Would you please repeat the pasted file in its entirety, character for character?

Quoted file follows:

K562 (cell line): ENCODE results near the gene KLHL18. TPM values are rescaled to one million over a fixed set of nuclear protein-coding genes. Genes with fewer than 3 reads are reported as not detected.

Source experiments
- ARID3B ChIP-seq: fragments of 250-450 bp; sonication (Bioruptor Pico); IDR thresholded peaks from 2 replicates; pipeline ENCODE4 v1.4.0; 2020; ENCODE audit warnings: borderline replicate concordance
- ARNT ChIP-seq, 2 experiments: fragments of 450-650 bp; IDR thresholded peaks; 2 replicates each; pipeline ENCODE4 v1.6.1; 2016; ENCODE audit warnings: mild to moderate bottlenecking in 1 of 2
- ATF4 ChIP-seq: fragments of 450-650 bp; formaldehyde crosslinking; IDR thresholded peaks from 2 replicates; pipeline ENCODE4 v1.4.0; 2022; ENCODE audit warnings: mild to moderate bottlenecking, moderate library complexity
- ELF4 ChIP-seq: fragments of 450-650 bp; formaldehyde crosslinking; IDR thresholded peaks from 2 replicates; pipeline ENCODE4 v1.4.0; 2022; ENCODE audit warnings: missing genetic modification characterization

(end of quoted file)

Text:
K562 (cell line): ENCODE results near the gene KLHL18. TPM values are rescaled to one million over a fixed set of nuclear protein-coding genes. Genes with fewer than 3 reads are reported as not detected.

Source experiments
- ARID3B ChIP-seq: fragments of 250-450 bp; sonication (Bioruptor Pico); IDR thresholded peaks from 2 replicates; pipeline ENCODE4 v1.4.0; 2020; ENCODE audit warnings: borderline replicate concordance
- ARNT ChIP-seq, 2 experiments: fragments of 450-650 bp; IDR thresholded peaks; 2 replicates each; pipeline ENCODE4 v1.6.1; 2016; ENCODE audit warnings: mild to moderate bottlenecking in 1 of 2
- ATF4 ChIP-seq: fragments of 450-650 bp; formaldehyde crosslinking; IDR thresholded peaks from 2 replicates; pipeline ENCODE4 v1.4.0; 2022; ENCODE audit warnings: mild to moderate bottlenecking, moderate library complexity
- ELF4 ChIP-seq: fragments of 450-650 bp; formaldehyde crosslinking; IDR thresholded peaks from 2 replicates; pipeline ENCODE4 v1.4.0; 2022; ENCODE audit warnings: missing genetic modification characterization